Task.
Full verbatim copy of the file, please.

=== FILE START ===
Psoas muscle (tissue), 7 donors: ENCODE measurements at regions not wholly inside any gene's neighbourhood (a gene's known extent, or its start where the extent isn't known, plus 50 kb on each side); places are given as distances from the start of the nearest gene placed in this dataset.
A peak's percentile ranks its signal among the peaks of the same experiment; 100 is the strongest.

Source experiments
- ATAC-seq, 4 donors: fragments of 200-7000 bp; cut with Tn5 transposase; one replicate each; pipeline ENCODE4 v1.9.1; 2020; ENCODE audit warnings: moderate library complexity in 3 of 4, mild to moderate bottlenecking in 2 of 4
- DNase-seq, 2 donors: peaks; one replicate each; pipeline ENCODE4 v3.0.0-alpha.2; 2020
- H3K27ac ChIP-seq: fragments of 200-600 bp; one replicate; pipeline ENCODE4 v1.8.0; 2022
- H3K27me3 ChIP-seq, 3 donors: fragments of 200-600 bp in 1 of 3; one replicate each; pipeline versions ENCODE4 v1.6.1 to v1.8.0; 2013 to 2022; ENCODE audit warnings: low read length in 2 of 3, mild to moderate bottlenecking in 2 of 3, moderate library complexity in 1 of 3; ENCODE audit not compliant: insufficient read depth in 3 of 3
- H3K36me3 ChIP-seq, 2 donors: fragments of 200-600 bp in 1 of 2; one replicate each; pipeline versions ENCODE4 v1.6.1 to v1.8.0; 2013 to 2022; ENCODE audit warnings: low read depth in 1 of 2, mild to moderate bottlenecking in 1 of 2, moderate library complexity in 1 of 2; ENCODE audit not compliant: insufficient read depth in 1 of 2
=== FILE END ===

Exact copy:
Psoas muscle (tissue), 7 donors: ENCODE measurements at regions not wholly inside any gene's neighbourhood (a gene's known extent, or its start where the extent isn't known, plus 50 kb on each side); places are given as distances from the start of the nearest gene placed in this dataset.
A peak's percentile ranks its signal among the peaks of the same experiment; 100 is the strongest.

Source experiments
- ATAC-seq, 4 donors: fragments of 200-7000 bp; cut with Tn5 transposase; one replicate each; pipeline ENCODE4 v1.9.1; 2020; ENCODE audit warnings: moderate library complexity in 3 of 4, mild to moderate bottlenecking in 2 of 4
- DNase-seq, 2 donors: peaks; one replicate each; pipeline ENCODE4 v3.0.0-alpha.2; 2020
- H3K27ac ChIP-seq: fragments of 200-600 bp; one replicate; pipeline ENCODE4 v1.8.0; 2022
- H3K27me3 ChIP-seq, 3 donors: fragments of 200-600 bp in 1 of 3; one replicate each; pipeline versions ENCODE4 v1.6.1 to v1.8.0; 2013 to 2022; ENCODE audit warnings: low read length in 2 of 3, mild to moderate bottlenecking in 2 of 3, moderate library complexity in 1 of 3; ENCODE audit not compliant: insufficient read depth in 3 of 3
- H3K36me3 ChIP-seq, 2 donors: fragments of 200-600 bp in 1 of 2; one replicate each; pipeline versions ENCODE4 v1.6.1 to v1.8.0; 2013 to 2022; ENCODE audit warnings: low read depth in 1 of 2, mild to moderate bottlenecking in 1 of 2, moderate library complexity in 1 of 2; ENCODE audit not compliant: insufficient read depth in 1 of 2